Mexico City has more museums than any capital in the world. And with 26 million people in its municipal area, it is the largest metro system in the world outside of Asia.
With a deep history, delicious street food, and mild and comfortable weather year-round, Mexico City is a place that any traveler should visit.
One of the absolute must-see sights in Mexico City is El Zocalo - one of the largest city squares in the world. Not only do tons of important sights surround the square, but it’s also the place for celebrations, demonstrations, and festivals—which makes it the coolest spot to people-watch in the city.
There’s always something happening.
Avenida 5 de Mayo
Walking Avenida 5 de Mayo from Bellas Artes to the Zocalo is a great way to see the Centro area of Mexico City. This always-busy stretch passes by lots of shops, cafes, and restaurants, street musicians and performers.
The view from the 44th floor of the Torre Latinoamericana (once used to be the tallest building the world) is marvelous. It offers a stunning 360-degree view of Mexico City.
On the northern end of the Zocalo sits the impressive church formally called the “Metropolitan Cathedral of the Assumption of the Most Blessed Virgin Mary into Heavens.” You can enter for free to get an up-close look at the remarkable building, which began construction way back in the 1500s.
Gran Hotel Ciudad de México
Even if you're not staying at this hotel on the Zócalo, it's worth stopping just to see the impressive interior. The building originally opened as a department store in 1899. Since then, its art nouveau style has been carefully maintained: The curving staircase is a replica of the one at Paris's Le Bon Marché, and the antique elevator, made of iron and concrete, was the first of its kind in Mexico City. But the pièce de résistance is the incredible Tiffany stained-glass ceiling, imported from France in 1908.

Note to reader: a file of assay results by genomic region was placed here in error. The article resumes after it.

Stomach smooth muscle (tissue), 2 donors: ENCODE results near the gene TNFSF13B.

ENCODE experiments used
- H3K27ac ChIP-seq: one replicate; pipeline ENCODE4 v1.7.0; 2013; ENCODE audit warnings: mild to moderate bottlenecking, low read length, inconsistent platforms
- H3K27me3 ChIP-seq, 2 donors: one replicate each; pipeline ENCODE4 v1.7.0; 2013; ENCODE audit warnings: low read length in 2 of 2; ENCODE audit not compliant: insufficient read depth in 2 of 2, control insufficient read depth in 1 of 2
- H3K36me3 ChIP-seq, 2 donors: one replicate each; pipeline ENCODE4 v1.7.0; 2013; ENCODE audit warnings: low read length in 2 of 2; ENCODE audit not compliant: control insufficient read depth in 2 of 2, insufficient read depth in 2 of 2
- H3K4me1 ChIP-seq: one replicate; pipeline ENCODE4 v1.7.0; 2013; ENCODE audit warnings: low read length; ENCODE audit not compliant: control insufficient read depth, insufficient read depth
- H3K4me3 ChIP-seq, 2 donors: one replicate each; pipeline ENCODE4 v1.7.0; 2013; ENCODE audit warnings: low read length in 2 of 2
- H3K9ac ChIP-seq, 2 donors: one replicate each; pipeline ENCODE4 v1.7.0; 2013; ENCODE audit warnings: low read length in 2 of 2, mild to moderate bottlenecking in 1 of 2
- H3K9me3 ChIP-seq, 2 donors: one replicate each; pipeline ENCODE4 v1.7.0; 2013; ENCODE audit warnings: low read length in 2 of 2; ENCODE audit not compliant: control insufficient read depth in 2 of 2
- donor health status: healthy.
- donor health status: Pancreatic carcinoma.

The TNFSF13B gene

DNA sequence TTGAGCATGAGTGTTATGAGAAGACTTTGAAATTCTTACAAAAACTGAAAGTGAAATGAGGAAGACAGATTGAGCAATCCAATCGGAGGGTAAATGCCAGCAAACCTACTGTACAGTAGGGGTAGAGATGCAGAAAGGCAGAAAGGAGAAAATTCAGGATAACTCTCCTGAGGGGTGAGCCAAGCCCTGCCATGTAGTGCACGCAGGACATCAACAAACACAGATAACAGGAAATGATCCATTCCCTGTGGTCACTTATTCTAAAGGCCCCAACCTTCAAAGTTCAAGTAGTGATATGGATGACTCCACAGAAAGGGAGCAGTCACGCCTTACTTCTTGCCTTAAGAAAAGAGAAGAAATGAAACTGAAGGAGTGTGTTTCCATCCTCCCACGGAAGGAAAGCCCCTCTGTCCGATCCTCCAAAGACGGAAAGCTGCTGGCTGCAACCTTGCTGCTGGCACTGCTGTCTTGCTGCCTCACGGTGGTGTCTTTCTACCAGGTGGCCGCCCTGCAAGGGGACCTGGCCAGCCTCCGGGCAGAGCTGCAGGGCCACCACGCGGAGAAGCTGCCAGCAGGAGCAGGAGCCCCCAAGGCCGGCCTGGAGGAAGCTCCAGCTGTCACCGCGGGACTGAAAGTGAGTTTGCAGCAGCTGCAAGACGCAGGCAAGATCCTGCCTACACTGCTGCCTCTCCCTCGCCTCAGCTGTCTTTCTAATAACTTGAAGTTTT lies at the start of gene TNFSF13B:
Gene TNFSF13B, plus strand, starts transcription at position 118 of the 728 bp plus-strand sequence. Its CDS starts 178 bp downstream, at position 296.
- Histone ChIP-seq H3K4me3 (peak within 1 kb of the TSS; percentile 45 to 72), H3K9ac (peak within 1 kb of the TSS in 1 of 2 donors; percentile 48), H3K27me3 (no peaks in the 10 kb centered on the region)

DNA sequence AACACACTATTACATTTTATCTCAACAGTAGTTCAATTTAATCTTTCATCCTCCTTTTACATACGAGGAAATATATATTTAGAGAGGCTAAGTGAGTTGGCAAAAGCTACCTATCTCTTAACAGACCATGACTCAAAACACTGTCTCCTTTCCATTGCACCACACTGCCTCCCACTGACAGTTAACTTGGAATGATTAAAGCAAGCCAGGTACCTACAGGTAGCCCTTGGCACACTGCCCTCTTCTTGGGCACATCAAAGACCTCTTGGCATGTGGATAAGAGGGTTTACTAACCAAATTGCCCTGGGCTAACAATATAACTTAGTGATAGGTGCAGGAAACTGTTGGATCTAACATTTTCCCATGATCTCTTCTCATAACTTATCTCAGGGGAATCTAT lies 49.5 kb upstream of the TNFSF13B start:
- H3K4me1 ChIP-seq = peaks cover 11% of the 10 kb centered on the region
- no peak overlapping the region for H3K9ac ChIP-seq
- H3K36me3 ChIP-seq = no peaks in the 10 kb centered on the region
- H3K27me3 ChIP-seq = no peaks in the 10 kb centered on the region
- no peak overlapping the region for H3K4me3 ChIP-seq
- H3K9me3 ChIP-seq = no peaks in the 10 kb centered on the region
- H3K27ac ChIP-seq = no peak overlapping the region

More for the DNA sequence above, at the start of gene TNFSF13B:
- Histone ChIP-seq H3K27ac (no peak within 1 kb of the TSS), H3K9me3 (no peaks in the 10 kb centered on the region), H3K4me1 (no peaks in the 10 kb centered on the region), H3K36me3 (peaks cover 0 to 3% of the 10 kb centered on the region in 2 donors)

Once feeling hungry, visit the oldest cafe/restaurant in town that dates back to the end of 19.century.
With beautiful tiled walls and classic dishes on the menu, it's a wonderful place to stop by.
One of any visitors must do (eat) while in Mexico is to try a real taco.
And no doubt the capital city is the best place to do it.
If you would ask local people for their favorite taco place - they have their spot. Everyone has. So you need to find yours.
You can check out this list with the best taco places in town I created so you know where to start https://www.thetravelbrief.com/briefs/mexico-city-where-to-eat-tacos-in-mexico-city
National Museum of Anthropology
The single-most impressive museum in the city is the National Museum of Anthropology. This massive building contains so many rooms and exhibits that you could easily spend an entire day here studying about the history and culture of the people who lived in the area. It has an impressive collection from the stone age, to Azteca and Mayan original artifacts.
The giant fountain in it is also one of Mexico City’s top Instagram spots.